This morning, I was up a bit earlier, just after 7am. I will not give you the details why – some things should and will remain private. One of the advantages was that I could ring the baker and order some croissants, which are often sold out by the time I usually arrive at the baker’s store. Another advantage was that I could hear the morning sounds, and hear nature awake. Besides some roosters at the farms nearby (city boys and girls listen here), I heard a lot of birds, a lone donkey, and an even lonelier sheep, that is on the land at the side of my house. Wonderful.
I do wonder how those sounds would sound, though, without distinct cars or low flying airplanes. I know I will have the chance to witness that situation from the balcony of my house one day, when the atmospheric conditions will be perfect to hide the car sounds and have traffic control pick a different landing track.
The cars are driving on a major road about a kilometer away. There was a light morning breeze from the classic Flemish south-western direction. That breeze gently ‘blew’ the sounds from the N462 towards the open farmlands and towards my house. The sound would not wake me up though. It probably does not even get through the windows and walls. But when trying to enjoy a nature wake-up, that is of course not the sound you would love to hear.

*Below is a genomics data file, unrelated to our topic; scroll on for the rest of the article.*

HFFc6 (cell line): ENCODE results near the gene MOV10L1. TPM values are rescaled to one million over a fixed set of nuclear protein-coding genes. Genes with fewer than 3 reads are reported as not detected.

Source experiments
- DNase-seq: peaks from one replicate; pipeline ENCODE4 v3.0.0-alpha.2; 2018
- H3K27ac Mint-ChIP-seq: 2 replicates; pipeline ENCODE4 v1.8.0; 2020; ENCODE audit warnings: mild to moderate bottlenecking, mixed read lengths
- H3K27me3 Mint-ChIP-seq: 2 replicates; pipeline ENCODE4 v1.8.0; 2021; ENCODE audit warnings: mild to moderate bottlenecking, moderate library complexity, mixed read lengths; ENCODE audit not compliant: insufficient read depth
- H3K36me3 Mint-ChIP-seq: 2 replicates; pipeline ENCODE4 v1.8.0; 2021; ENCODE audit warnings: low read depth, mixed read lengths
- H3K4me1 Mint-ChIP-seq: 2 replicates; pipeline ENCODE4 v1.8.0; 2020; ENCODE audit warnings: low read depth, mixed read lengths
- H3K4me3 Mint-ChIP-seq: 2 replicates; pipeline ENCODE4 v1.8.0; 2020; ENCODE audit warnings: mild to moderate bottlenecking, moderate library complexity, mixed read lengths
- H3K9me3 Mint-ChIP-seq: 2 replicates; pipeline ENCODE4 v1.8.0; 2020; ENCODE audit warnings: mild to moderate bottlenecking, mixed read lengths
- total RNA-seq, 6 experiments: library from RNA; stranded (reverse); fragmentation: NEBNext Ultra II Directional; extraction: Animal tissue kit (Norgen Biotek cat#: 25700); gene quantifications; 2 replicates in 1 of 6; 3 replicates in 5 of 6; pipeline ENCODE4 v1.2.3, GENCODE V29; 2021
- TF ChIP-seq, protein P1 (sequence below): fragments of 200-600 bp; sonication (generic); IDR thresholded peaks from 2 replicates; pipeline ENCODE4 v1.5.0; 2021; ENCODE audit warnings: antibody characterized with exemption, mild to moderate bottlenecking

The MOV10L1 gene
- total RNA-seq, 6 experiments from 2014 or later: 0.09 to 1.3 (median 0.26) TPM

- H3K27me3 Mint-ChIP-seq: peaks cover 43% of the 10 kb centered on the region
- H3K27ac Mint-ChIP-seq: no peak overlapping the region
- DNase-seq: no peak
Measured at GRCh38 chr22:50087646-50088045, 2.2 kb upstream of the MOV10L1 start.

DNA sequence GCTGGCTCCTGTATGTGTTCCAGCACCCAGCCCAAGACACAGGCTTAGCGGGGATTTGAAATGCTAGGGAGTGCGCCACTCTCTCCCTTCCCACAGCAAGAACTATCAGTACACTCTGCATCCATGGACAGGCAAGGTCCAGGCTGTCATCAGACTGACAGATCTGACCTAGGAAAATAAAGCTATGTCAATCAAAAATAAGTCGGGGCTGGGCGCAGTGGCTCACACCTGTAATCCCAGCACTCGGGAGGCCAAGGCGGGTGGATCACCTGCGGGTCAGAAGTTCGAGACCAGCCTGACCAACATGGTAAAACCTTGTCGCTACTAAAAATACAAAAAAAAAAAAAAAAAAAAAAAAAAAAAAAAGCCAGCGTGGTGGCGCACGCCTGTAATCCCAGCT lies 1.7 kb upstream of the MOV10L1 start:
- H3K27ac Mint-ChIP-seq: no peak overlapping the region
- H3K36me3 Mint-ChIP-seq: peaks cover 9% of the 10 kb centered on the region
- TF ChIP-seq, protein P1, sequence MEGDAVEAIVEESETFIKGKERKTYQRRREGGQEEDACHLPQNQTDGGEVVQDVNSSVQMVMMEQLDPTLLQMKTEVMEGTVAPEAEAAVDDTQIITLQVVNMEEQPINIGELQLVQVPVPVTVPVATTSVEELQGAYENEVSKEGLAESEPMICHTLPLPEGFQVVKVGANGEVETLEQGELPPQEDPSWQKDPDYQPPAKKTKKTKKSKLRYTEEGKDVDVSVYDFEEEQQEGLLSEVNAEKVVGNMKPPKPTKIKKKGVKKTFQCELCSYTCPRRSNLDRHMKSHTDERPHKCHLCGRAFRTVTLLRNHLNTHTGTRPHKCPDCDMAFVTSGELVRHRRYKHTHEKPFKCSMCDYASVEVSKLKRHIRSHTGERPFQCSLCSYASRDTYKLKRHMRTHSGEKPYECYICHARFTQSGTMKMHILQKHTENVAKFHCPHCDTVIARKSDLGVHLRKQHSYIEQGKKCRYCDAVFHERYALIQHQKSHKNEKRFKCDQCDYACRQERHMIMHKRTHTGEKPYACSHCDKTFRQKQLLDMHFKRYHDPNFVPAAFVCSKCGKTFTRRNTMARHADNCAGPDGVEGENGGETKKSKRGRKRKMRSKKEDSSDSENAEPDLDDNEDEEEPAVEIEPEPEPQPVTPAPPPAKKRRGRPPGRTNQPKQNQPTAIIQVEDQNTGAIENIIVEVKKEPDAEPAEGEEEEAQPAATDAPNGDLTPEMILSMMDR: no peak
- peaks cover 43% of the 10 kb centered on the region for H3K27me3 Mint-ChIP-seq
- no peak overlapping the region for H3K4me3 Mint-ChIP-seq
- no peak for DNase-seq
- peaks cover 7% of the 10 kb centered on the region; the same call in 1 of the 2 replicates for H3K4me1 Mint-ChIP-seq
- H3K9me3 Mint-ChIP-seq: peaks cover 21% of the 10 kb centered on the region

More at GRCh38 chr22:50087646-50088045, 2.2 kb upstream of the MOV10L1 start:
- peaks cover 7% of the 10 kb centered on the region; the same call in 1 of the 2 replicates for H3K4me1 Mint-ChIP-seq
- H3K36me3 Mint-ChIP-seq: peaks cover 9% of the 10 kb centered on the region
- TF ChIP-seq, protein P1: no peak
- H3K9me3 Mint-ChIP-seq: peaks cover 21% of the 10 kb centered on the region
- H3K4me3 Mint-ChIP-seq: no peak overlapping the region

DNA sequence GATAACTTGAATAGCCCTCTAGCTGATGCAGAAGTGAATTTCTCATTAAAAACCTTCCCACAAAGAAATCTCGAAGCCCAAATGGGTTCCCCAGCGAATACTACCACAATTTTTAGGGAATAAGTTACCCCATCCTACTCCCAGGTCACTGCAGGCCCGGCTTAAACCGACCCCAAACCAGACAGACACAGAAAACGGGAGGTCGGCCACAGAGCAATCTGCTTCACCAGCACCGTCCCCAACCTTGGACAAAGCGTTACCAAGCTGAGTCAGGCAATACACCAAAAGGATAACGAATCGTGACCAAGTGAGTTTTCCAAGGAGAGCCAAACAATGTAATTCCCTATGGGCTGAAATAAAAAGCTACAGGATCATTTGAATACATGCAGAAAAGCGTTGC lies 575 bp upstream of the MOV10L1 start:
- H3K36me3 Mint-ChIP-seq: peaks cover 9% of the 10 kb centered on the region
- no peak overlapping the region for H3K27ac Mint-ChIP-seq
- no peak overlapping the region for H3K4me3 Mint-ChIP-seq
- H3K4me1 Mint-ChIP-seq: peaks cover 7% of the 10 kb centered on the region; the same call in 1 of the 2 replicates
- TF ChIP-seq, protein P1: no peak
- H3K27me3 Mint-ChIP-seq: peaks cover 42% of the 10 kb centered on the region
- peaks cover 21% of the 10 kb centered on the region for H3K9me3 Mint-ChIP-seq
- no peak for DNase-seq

The planes are more annoying. Almost the entire Flanders is now in the landing zone of Zaventem airport near Brussels. Some years ago, green fans were applauding the new way of landing. Planes used to fly high until they arrived at a short distance of the airport, and then descended quickly following a relatively steep downhill slide. Some years ago, the green landing was introduced. Now, planes from the US already start descending somewhere after London (UK). The gliding down towards the landing strip is now much more gradual. This landing is called ‘green landing’ since it saves fuel. That is great of course. But the downside is that it also increases the sound impact on a much bigger scale. The entire zone from the Belgian coast onwards to Brussels, is now impacted by the sound of the arriving planes – depending on how the planes are told to land. The sound impact is not as heavy as what the nearby habitants of the airport endure, but still, the effect can be heard clearly, and it does get into the house and is loud enough to wake you. Whether they fly above our house, depends on the choices of landing strips made by air traffic control and the coordination of Zaventem airport. Those choices are influenced by weather, so that is why the background sound level is a function of weather for more than one reason.